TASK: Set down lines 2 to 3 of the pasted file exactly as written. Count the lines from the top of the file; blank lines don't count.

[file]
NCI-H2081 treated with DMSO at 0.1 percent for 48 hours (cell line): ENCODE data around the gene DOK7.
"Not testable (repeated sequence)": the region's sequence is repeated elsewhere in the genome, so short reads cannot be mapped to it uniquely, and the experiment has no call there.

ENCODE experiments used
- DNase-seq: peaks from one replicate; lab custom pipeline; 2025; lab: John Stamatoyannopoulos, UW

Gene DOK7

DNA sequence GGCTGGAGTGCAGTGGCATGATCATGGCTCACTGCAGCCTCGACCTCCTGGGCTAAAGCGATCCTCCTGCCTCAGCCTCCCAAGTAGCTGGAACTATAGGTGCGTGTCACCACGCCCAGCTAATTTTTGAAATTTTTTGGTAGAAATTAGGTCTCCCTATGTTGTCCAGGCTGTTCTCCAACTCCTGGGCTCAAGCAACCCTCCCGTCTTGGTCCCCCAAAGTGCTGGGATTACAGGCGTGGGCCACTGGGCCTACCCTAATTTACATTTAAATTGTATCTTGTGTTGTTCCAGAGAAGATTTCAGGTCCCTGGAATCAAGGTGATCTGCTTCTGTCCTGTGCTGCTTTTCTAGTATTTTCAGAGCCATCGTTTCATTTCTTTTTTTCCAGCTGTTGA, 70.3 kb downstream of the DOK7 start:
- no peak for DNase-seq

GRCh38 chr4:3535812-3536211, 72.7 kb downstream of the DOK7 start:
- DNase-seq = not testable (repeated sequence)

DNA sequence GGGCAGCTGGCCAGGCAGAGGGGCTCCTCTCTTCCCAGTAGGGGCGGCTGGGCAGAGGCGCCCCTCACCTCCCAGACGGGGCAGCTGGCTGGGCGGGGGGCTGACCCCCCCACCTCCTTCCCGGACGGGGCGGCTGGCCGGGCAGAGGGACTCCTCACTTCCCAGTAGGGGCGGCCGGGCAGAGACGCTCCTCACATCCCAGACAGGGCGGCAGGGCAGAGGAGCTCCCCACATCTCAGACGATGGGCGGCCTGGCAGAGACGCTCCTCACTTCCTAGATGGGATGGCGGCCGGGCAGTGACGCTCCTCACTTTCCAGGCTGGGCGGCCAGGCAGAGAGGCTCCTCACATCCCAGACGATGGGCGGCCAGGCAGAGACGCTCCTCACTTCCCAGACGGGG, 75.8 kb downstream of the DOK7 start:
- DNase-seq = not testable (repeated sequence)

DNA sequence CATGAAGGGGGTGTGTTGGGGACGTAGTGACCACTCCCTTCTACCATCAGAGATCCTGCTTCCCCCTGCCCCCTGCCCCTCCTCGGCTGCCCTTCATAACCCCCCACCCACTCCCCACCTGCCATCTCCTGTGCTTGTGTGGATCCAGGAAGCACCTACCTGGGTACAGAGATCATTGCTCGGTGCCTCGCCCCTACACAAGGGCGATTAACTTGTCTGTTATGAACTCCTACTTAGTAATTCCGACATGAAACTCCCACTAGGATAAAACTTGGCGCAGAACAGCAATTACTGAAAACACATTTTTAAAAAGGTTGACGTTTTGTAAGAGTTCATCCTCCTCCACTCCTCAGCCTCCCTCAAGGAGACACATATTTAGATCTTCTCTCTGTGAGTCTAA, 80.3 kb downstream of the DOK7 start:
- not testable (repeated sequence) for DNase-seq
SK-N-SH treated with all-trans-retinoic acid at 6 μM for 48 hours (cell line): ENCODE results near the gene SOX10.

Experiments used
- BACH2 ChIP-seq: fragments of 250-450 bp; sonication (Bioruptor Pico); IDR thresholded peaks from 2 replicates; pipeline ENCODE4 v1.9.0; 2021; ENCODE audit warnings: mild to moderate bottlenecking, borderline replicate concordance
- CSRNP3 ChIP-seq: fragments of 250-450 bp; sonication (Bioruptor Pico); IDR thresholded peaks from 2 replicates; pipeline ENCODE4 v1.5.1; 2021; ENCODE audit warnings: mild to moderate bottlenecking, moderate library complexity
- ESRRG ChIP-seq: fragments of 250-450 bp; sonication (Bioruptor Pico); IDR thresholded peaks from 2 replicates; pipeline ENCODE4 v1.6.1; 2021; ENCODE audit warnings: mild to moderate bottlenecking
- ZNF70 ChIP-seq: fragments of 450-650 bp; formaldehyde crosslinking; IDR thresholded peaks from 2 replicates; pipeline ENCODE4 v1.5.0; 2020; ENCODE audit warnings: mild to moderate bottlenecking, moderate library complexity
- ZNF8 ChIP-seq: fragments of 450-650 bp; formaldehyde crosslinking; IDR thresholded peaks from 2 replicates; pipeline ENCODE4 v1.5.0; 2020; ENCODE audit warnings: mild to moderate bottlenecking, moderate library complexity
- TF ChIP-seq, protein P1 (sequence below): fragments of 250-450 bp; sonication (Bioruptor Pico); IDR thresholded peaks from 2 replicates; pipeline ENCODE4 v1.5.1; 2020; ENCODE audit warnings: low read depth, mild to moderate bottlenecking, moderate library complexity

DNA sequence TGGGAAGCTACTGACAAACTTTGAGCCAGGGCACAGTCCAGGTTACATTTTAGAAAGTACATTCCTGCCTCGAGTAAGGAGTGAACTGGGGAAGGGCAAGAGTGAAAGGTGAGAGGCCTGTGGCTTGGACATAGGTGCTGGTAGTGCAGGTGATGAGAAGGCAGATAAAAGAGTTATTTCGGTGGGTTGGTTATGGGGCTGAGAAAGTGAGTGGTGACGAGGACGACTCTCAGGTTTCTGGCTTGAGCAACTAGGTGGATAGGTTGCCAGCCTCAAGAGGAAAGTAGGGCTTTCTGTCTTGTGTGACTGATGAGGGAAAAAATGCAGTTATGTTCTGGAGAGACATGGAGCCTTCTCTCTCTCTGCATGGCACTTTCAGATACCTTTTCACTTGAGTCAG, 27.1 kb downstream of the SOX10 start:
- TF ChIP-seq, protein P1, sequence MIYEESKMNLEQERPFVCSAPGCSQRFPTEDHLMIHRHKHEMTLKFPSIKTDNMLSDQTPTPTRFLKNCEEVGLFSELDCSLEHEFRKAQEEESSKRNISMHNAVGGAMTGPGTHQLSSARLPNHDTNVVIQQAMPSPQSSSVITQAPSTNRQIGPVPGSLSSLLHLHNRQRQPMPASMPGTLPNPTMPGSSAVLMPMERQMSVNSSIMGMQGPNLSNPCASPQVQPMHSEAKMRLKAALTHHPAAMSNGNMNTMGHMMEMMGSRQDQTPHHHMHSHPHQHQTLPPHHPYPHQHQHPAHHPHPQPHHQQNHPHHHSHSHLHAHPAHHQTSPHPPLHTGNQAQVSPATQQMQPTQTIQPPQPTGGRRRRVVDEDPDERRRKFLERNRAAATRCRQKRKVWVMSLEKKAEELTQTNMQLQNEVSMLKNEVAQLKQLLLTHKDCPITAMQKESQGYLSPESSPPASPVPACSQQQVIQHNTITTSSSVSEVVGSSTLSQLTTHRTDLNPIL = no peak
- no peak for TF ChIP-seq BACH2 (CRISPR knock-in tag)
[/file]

"Not testable (repeated sequence)": the region's sequence is repeated elsewhere in the genome, so short reads cannot be mapped to it uniquely, and the experiment has no call there.

ENCODE experiments used